Summary: A sermon for Covenant Sunday based on the visit of the wise men to the infant Jesus
In a carol service ta one of my previous churches, one of the congregation was taking part in a dramatic reading of the visit of the wise men to the infant Jesus. And the dreaded happened. When it came to the line ’and I bring frankincense’ it came out as ’and I brought Frankenstein’. I had read about it happening but hadn’t heard it.
Someone said that if the wise men had been women things would have been different. They would have asked directions sooner, would have arrived on time, would have helped Mary to deliver the baby, cleaned up the stable, and taken practical gifts like nappies, baby-wipes and milk.
Today is Epiphany, the 12th day of Christmas, the day when the decorations should have been taken down and packed away for another year. Epiphany is an important festival in the church calendar which we often ignore, sometimes because we get hooked on Covenant Sunday. And maybe there’s good reason to move the Covenant Service to another part of the year and so give full justice to both.
Epiphany is a celebration of the manifestation of Christ to the Gentiles – the wise men from the east coming as non-Jews, to bow down and worship the infant Jesus, bringing with them their gifts of gold, frankincense and myrrh.
I don;t want to think about the gifts this morning, we will be reflecting on them in our meditative service this evening. This morning, as we renew our covenant with God, I want us to think about the journey that the wise men made.
Of course, the story is shrouded in mystery. From tradition we know every detail and all the facts. But, if we follow the Biblical account, we know very little. There are lots of unanswered questions – how many were there – don’t know; where did they come from – don’t know; how long they travelled – don’t know.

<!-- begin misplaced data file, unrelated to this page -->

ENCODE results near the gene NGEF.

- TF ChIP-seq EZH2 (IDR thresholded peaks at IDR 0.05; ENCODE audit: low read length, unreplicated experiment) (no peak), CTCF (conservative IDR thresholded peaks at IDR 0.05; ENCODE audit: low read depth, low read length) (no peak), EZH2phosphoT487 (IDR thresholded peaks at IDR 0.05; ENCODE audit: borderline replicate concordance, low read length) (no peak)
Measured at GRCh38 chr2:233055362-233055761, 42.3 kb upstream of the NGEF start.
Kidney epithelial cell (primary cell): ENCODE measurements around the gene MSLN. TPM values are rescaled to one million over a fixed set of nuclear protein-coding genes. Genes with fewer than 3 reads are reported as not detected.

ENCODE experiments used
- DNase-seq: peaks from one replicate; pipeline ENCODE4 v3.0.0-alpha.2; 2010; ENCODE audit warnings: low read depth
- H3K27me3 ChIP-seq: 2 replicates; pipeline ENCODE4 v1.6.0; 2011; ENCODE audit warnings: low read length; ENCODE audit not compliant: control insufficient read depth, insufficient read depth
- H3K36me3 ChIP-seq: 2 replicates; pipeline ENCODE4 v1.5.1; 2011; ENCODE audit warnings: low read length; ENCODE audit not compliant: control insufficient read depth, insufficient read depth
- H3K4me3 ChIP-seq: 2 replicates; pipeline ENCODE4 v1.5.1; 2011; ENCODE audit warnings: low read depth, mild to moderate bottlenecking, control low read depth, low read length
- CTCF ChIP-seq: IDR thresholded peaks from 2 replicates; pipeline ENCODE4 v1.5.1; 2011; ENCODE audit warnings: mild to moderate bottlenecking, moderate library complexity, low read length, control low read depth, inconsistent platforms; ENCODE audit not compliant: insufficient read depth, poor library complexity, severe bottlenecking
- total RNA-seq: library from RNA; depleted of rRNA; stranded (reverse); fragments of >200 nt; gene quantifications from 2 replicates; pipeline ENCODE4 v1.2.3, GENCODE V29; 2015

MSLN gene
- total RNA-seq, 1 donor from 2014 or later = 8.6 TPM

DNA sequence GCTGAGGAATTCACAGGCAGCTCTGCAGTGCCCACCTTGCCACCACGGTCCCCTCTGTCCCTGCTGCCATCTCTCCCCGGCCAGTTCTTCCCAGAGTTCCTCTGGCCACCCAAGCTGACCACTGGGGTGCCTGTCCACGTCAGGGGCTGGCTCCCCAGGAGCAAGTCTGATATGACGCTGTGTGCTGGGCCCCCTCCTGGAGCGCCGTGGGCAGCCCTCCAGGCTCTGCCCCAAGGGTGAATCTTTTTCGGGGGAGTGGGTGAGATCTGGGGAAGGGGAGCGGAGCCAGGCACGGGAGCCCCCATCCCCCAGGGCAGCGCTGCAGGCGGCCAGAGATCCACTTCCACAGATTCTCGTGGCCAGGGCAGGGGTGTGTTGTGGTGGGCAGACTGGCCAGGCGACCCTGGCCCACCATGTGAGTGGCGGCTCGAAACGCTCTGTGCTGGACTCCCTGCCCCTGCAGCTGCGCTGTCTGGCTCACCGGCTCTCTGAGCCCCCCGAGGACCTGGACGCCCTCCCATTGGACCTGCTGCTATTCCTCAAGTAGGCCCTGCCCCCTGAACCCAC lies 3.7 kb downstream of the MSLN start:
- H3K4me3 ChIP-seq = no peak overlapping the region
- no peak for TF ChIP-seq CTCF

They showed up mysteriously and then, just as mysteriously, they are gone. So with all that mystery and lack of detail what can we say about them. I want to think about 4 things to do with their journey.
Journey of Faith
First, the wise men made a journey of faith. They travelled from home to Bethlehem to find Jesus.
What would prompt someone to leave the comfort of their homes to go on a journey, not knowing where they would end up? Romance maybe; wealth maybe; but faith? The wise men set out in faith on a journey to find the king they believed had been born. They’d seen the evidence, the star was there. They had faith that he was alive, he existed. All they had to do was to find him. And these men were willing to give everything to find him. They were willing to leave the safety and security of their homes to go on a journey.
Can you imagine their neighbour’s reaction? ’Oh, you’re going on a journey’, ’Yes’, ’where are you going?’, ’I don’t really know,’ ’How far is it?’ ’Don’t know that either,’ ’How long are you going to be away?’, ’Well, don’t know that either.’ ’Well, for wise men you don’t know a lot.’
Faith means going on a journey, a venturing forth, taking a journey to meet with Jesus. The wise men took their gifts and offered them when they arrived – gold, frankincense and myrrh. They bowed down in the presence of Christ and worshipped him. The wise men had to meet Jesus, had to go on a journey.